Being involved in this project was one of the most influential times in Barry’s life – “we were creating, rather than just building, and the plans didn’t just have lines and measurements – they had solutions and philosophies,” he says. He listened to the architect explaining the reasons for window sizes and heights, the angle of sunlight and shadow, the warmth and vista. “I asked many questions and he took the time to explain the brief and how we would deliver it. I was very good with my hands but I wanted to be him. If the truth be known, I didn’t know what a degree was, and I thought University was where rich kids from other areas than mine went because they couldn’t get an apprenticeship,” explains Barry. Not someone who has ever lacked self-confidence and self-belief, at age 19 he started his own business. Although he says he could not spell the word ‘dollar’, he was making plenty of them! And he had one thing on his mind – he wanted to design and build a home.
“Over time, with urban sprawl and the continual quest to appear as if you are somehow doing better than your neighbour, homes have grown bigger and bigger – both as a display of ego, and to simply house our many possessions. Bedrooms are more like self-contained living areas for individuals. More recently, designers and consumers alike are realising that waste is a huge problem in numerous ways, and that waste is a burden on our planet. We are also seeing the value of working with the environment rather than fighting it. I feel that over the coming decade we will have huge advancements in sustainable housing and in the sustainability of the built environment in general.”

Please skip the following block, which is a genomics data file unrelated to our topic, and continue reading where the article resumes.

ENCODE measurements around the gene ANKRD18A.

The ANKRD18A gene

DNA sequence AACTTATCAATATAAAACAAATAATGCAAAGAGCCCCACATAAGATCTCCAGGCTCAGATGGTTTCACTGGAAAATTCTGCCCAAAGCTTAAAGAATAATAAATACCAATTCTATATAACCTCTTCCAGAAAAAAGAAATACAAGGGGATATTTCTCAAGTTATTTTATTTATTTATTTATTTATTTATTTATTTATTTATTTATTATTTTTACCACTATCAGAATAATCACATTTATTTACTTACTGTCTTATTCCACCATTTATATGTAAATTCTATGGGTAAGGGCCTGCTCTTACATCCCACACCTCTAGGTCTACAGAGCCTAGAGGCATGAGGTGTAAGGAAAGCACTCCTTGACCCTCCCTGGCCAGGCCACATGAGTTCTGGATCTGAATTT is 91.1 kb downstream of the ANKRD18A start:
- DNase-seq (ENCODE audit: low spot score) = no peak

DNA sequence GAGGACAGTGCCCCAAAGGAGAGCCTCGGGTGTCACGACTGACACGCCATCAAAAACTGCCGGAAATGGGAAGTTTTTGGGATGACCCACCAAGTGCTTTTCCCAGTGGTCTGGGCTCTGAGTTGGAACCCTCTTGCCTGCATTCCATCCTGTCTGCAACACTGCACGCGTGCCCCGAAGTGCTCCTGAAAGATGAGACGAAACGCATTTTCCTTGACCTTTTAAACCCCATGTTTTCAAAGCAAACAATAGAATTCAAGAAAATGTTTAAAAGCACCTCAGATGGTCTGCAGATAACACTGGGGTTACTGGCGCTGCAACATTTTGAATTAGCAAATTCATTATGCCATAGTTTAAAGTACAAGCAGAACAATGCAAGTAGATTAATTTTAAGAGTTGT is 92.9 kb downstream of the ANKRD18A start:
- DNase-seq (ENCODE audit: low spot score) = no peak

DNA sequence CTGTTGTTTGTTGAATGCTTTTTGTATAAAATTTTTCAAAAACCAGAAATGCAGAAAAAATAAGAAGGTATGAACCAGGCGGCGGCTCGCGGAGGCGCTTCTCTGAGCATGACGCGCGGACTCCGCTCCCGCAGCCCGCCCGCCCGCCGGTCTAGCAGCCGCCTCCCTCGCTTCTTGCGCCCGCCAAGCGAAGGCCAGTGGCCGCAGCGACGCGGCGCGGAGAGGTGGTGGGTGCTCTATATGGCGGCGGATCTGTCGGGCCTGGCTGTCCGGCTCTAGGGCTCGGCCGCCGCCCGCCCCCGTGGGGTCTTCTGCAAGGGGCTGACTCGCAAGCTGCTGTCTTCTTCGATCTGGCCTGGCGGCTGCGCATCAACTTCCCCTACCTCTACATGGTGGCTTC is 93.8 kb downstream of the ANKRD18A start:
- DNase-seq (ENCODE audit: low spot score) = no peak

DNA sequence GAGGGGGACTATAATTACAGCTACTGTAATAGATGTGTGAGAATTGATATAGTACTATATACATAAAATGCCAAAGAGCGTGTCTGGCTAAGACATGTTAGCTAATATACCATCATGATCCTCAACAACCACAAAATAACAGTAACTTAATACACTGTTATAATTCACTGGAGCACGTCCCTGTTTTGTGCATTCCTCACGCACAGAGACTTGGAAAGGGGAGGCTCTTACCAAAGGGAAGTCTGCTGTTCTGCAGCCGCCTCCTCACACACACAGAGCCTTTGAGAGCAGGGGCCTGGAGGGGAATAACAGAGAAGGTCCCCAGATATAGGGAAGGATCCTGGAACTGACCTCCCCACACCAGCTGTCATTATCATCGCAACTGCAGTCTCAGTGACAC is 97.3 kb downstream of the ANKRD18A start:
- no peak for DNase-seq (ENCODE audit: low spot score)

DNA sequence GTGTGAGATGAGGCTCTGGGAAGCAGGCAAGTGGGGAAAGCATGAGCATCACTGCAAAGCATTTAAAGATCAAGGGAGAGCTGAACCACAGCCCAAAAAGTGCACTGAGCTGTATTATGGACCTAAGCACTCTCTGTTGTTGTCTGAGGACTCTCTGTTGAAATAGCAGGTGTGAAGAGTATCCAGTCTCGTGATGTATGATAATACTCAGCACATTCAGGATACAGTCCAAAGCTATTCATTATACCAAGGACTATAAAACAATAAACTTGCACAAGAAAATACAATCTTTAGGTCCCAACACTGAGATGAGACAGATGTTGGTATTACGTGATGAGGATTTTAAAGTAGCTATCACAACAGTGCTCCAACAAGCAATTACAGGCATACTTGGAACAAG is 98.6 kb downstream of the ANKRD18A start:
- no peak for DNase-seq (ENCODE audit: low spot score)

Barry’s first home was completed in 1979, and 30 years later he is proud to say he has designed, built and renovated over $100 million dollars’ worth of beautiful, considered homes. In 2005, Barry became aware that the rapid rise of the property and stock markets was not healthy for our community, and definitely not sustainable financially. He knew there had to be a crash. Many people said this after the global financial crisis, but Barry was one of the very few that sold everything he owned except his home and retired, before the crash. He bought a yacht and commissioned that in the south of France, and spent the next few years there, sailing and furthering his study of Architecture.
So how did Barry du Bois end up as one of Australia’s most loved television personalities when he was sailing around France? It is one of the most incredible stories – one day he got a call from a casting agent at Shine Australia. They told him that he had been suggested by a couple of people as being perfect for a new show that would be on Channel Ten. Barry replied “I don’t know who would say that, but I am in a customs office in Turkey and pretty happy with my life as it is thanks!” Plus, he told them, “I haven’t got a good head for TV!”. What Barry didn’t know at the time was that a good mate of his, Peter Colqhoun, had shown some footage of the two of them on Barry’s yacht, to one of the executives at Shine. Barry says Pete is an amazing architect and brilliant TV presenter and over the 5 years they had been sailing the Mediterranean he had joined Barry a couple of times.
“We would sail into harbours that were off the regular charter routes, into cities where architecture told beautiful stories of history. Pete being Pete – he filmed much of this and often asked me questions about the architecture and construction methods – we could talk those subjects for hours on end. At the time Pete thought this would make an interesting ‘little doco’. The executive producer said that he loved the ‘big bloke’ for this new show. This was for a role to mentor and judge the work of contestants vying to win a huge cash prize. The casting agent called twice more, and it seemed that the more I said I wasn’t interested, the more they insisted I come in for a chat!”